And LSU baseball fans thought they had a bad opening weekend.
The fact that Mississippi State went to Hattiesburg over the weekend and got swept in three straight by Southern Miss seemed shocking enough.
That, as the saying goes, wasn’t the half of it.
Monday night, the news broke that State coach and former LSU hitting instructor Andy Cannizaro was going to be fired for cause. Tuesday, Cannizaro resigned, leaving a smoking crater in the middle of State’s newly renovated ballpark, Dudy Noble Field, and questions about what could have gone so awry for him so quickly.
"I had a wonderful opportunity at Mississippi State, but unfortunately I made some poor decisions,” Cannizaro said in a statement released by Mississippi State. “I hope Mississippi State University and all of the fans and people affected will one day forgive me.”
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What exactly led Cannizaro to beg forgiveness, he of course didn’t say. But amid all the speculation that is sure to follow was a report Tuesday afternoon from the Jackson Clarion-Ledger that the school investigated rumors of Cannizaro being involved in an extramarital affair. Cannizaro has a wife and two young children with a third on the way.
Certainly no one should think his departure had anything to do with the Bulldogs getting swept at Southern Miss.
Here in LSU baseball country, where the Tigers are trying to pick up their own pieces from the comparatively minor issue of getting hammered in two of three games by Notre Dame — plus dealing with the news that starting shortstop Josh Smith could miss half the season with a stress reaction in one of his vertebrae — the speculation immediately turns to this:
Is there any circumstance by which Cannizaro could return to work for Paul Mainieri at LSU?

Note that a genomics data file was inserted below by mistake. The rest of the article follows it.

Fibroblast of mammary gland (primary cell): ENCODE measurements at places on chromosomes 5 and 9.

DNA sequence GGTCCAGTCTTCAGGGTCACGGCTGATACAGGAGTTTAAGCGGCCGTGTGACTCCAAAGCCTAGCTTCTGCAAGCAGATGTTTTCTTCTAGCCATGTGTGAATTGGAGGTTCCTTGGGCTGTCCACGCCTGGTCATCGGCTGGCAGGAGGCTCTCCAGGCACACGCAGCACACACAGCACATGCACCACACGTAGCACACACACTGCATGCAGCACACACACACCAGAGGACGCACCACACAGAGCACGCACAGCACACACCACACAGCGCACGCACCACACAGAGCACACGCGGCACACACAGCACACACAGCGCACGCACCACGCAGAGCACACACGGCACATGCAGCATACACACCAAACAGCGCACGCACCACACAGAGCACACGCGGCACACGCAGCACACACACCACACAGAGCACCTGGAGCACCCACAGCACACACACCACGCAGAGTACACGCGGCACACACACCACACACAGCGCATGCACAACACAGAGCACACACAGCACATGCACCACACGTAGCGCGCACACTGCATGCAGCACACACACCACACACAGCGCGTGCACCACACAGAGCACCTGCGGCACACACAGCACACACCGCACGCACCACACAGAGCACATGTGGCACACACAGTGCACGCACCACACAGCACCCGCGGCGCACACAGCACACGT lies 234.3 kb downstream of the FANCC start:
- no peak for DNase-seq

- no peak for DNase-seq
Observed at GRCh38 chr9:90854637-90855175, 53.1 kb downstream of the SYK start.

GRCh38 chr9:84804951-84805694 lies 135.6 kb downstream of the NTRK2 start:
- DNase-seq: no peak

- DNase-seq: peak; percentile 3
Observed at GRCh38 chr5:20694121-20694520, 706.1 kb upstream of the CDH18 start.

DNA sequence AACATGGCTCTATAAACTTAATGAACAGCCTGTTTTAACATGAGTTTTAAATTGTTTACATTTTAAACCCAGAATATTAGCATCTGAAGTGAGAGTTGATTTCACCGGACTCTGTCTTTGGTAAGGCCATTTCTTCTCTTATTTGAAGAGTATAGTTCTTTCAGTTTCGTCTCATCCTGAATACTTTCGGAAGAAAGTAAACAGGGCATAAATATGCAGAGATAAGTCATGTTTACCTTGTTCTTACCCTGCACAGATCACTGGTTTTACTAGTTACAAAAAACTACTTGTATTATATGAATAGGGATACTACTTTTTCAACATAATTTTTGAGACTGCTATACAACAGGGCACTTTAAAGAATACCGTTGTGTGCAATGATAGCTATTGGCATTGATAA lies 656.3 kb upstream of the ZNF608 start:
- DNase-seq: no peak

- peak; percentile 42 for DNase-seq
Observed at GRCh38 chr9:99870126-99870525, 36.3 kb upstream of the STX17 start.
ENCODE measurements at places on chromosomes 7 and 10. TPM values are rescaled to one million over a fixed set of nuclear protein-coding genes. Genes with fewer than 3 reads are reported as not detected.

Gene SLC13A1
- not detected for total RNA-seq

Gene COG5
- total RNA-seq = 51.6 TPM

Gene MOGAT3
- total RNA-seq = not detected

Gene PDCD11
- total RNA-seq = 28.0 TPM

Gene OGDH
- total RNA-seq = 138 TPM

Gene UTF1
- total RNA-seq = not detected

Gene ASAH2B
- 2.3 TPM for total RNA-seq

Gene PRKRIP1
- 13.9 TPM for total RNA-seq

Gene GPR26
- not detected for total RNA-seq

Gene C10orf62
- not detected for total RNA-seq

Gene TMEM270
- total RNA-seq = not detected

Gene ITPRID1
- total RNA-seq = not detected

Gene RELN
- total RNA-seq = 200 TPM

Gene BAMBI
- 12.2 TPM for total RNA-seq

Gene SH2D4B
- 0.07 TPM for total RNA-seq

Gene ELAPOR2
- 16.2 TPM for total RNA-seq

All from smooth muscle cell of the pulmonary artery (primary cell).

The answer? It would be a cold day in (pick your location, geographical or biblical) before that happens. Certainly not while Mainieri is LSU’s coach.
It’s more than the fact that LSU currently has those positions filled. Former player Sean Ochinko is the hitting coach, though technically listed as a volunteer coach, and Nolan Cain is the recruiting coordinator.
Cannizaro left LSU in November 2016 to take the Mississippi State job. It was a late-in-the-game curveball, both on Cannizaro’s part and on the part of John Cohen, State’s previous baseball coach who had just become the school’s new athletic director.
He replaced Scott Stricklin, who left to become A.D. at Florida after Jeremy Foley left. The Jeremy Foley LSU fans so fondly remember for the whole Hurricane Matthew fiasco that has the football team facing its second straight trip to Gainesville this fall, coincidentally to take on a Gators team led by former Mississippi State coach Dan Mullen.
It’s little secret that Mainieri and Cohen do not have a great relationship. It didn’t help the chemistry between Mainieri and Cannizaro that longtime LSU commitment Tanner Allen switched his pledge to Mississippi State just a week after Cannizaro moved to Starkville.
“I was disappointed when that happened," Mainieri said before LSU played at Mississippi State to wrap up the 2017 regular season. "I thought Andy and I had an agreement when he left not to poach players we had recruited.”
LSU swept those three games, then two more from the Bulldogs when they came to Baton Rouge for an NCAA super regional against the Tigers. Other than to exchange lineup cards for those five games, I understand Maineri and Cannizaro haven’t spoken.
Mainieri had few more words about Cannizaro’s abrupt departure from Starkville on Tuesday when he met with reporters before an LSU team practice.
Andy Cannizaro is officially out as Mississippi State head baseball coach, the university announced Tuesday.
“It’s really a topic I would rather not discuss,” Mainieri said. “It’s unfortunate. It’s unfortunate for Andy, it’s unfortunate for his family, it’s unfortunate for Mississippi State, it’s unfortunate for college baseball. Outside of that I really don’t have anything to say about it. I’m as disappointed as anyone else would be.”
Whatever Cannizaro did to set this unfortunate situation into motion, he did it to himself. And now, and entire program and fan base at Mississippi State has to pay for his “poor decisions” when just last week they thought they had a bright young coach on their hands. Now they try to move on under interim coach Gary Henderson, a Cannizaro assistant and former head coach at Kentucky.
Back before the super regional, Mainieri tried to downplay any “bad blood” between him and the coach who if he stayed may one day have been Mainieri’s successor. His words then take on an interesting tint now.
“I knew when he went there that every year we were going to have battles with them until my career is over or Andy’s career is over,” Mainieri said in June. “Hopefully, mine will end before his does, because he’s a young man."
Where Cannizaro’s baseball career goes from here is anyone’s guess except for one thing:
It won’t be at LSU.